(CNN) -- As an estimated one billion people around the globe take part in events to mark the 42nd Earth Day, Paolo Nespoli's images provide a striking reminder of our planet's awe-inspiring beauty and fragility as an eco-system.
"I really tried to capture what I was seeing. I was amazed by the response from people. It was very fulfilling for me. I was doing something which was very interesting for me, but it made me more happy that I could share the images," Nespoli said.
Nespoli explained to CNN what it's like to see the world "turning around your feet" and the unique perspective space travel provides on our planet and humans' collective impact on it.
Describe the view of Earth from space?
Paolo Nespoli: "It's a most unreal view you have from up there. It's look as though it's painted. One of the things you gain up there is an appreciation of planet Earth as a kind of ship. It looks like a ship flying in space.
"A lot of the time you're up there you are working so you don't have a lot of time to look out of the window. When you do, most of the time you see oceans and clouds -- which is really nice.
"But it really takes a little bit of time before you acquire a perception of where you are and what you are looking at and how to look at it in the best way.
"After a month, a month and a half, something strange happens -- you look out of the window and you know where you are. You might be over Australia, Africa, you just know. It's amazing how you just develop this."
How high does the ISS orbit?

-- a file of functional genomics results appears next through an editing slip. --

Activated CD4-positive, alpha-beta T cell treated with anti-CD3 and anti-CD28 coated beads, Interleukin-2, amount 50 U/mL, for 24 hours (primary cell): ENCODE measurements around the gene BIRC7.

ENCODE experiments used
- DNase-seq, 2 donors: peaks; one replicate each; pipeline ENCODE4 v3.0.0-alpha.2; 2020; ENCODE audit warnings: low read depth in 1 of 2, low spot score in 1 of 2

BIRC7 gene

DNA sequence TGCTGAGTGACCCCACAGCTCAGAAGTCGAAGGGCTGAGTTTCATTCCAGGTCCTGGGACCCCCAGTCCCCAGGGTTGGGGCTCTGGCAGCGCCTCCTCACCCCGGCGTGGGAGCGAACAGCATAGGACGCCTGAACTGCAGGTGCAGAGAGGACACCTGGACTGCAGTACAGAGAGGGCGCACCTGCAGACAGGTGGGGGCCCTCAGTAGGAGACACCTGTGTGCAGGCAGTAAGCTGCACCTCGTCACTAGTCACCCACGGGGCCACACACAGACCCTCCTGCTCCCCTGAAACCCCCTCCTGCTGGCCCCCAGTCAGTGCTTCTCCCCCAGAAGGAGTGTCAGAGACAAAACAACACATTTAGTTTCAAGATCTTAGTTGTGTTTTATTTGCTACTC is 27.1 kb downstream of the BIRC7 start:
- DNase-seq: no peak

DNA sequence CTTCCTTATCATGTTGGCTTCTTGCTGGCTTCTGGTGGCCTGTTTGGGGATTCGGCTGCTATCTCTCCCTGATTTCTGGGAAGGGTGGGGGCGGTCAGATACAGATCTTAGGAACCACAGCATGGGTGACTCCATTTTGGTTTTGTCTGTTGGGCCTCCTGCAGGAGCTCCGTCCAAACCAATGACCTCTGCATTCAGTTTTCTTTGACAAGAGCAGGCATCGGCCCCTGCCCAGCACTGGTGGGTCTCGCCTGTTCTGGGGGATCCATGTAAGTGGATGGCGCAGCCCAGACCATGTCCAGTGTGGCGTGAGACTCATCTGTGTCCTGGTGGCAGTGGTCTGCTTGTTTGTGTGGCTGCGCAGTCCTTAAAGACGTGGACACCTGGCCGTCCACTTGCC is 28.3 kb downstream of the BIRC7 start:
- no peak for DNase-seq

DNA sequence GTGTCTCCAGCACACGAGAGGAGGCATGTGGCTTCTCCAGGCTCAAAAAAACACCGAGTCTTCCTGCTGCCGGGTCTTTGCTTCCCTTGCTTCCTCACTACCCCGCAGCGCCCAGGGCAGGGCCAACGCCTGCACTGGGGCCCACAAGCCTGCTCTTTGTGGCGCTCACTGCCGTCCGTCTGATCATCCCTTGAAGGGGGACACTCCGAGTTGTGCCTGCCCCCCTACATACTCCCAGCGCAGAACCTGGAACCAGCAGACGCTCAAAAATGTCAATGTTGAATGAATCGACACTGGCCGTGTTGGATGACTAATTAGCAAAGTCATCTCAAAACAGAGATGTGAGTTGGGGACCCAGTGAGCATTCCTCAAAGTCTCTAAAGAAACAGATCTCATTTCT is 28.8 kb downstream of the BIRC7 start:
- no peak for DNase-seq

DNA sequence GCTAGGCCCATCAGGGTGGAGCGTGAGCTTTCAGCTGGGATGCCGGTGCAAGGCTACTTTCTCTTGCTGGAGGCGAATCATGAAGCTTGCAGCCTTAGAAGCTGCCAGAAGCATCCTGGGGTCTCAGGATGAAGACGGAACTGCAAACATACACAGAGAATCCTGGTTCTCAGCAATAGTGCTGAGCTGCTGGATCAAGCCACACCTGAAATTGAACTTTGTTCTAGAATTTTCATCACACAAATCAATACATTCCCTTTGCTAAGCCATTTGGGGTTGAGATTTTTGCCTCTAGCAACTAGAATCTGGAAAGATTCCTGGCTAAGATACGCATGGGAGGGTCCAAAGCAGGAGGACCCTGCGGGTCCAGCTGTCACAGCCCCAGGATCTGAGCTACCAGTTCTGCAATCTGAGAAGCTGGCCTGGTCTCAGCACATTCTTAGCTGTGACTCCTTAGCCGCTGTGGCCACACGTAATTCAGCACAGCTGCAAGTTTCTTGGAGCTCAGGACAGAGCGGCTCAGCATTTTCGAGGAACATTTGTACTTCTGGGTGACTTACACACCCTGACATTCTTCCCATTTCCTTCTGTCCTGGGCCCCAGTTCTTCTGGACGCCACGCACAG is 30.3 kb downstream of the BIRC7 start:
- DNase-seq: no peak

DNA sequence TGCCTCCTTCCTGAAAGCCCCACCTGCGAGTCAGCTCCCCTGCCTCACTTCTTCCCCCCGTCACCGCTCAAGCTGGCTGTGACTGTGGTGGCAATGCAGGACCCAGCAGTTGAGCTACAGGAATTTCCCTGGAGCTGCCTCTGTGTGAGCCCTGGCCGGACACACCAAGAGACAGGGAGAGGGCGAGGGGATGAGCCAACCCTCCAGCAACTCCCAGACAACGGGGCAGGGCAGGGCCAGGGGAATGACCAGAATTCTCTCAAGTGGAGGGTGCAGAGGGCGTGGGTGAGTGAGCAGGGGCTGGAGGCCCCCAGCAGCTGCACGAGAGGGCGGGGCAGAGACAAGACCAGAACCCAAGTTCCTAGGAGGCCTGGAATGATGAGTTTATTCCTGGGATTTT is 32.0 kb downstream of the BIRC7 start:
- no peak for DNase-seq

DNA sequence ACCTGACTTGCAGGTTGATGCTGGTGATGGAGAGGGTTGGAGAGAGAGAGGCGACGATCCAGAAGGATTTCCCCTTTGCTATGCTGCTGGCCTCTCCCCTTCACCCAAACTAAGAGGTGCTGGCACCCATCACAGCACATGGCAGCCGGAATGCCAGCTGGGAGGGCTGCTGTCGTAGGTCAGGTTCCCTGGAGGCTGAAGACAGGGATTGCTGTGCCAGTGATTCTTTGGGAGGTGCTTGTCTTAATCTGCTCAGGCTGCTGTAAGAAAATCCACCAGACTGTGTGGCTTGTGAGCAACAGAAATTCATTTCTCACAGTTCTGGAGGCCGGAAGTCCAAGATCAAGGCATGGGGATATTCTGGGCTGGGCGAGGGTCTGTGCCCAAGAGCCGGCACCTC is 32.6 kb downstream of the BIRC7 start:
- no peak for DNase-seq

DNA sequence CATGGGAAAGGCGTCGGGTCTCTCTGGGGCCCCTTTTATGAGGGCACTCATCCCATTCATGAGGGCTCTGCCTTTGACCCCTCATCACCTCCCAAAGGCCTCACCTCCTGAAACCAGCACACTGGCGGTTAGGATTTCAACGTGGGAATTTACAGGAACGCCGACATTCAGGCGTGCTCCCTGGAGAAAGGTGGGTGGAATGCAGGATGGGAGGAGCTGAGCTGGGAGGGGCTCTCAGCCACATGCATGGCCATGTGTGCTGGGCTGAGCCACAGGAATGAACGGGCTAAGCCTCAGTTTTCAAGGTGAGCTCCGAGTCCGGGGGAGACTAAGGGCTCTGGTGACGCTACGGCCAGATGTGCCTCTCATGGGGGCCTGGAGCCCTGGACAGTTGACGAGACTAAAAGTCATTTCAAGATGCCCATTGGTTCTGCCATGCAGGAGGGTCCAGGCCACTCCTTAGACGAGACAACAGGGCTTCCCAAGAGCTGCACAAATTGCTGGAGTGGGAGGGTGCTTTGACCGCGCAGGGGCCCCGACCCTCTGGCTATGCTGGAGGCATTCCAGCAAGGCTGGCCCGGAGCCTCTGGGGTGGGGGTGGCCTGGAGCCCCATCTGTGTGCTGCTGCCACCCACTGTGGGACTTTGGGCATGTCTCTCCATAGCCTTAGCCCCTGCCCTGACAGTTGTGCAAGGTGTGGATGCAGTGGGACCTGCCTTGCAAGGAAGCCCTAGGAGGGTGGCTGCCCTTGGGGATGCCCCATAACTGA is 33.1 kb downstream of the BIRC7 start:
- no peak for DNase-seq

PN: We are 400 kilometers (248 miles) above the Earth and fly at a velocity of 20,000 kilometers-per-hour (12,400 mph) -- the equivalent of about 7.7 kilometers-per-second (4.8 miles-per-second).
How did traveling to space change your outlook on Earth?
PN: "I felt like a human being, a terrestrial guy -- not an Italian or a European. I felt like an earthling.
"You get an appreciation of how delicate the planet is. You see the atmosphere which covers the Earth like a blanket. It looked like if I would blow on it too hard it would float away. We know if that get's corrupted in a certain way that's the end."
How do you think humans are affecting the planet?
PN: "The impact we are having on this planet is surely microscopic when we look at one single event, but when you look at it and you repeat these events all over - a few miles across here, a few miles across there, a river here, a river there, a city here, a city there -- and it's clear we are a major force in shaping the crust of this planet and its clear we have the capability of imparting changes.
"I cannot say we are bad, or that we are causing the planet to go hot or cold. We don't have enough data. But it's clear that we are doing things that have a huge potential of making changes. We need to understand more. It's a risky situation with a very delicate eco-system balance which can be dramatically skewed."
Thoughts on the future of space travel?
PN: "I think space travel will become successful as a tourism activity. I wish everybody could go up there and see the world from a different point of view, with different eyes.
"I would, for sure, send up the politicians (some of them we should leave there!) to change the way they think, but I would also send up philosophers, journalists and theologians."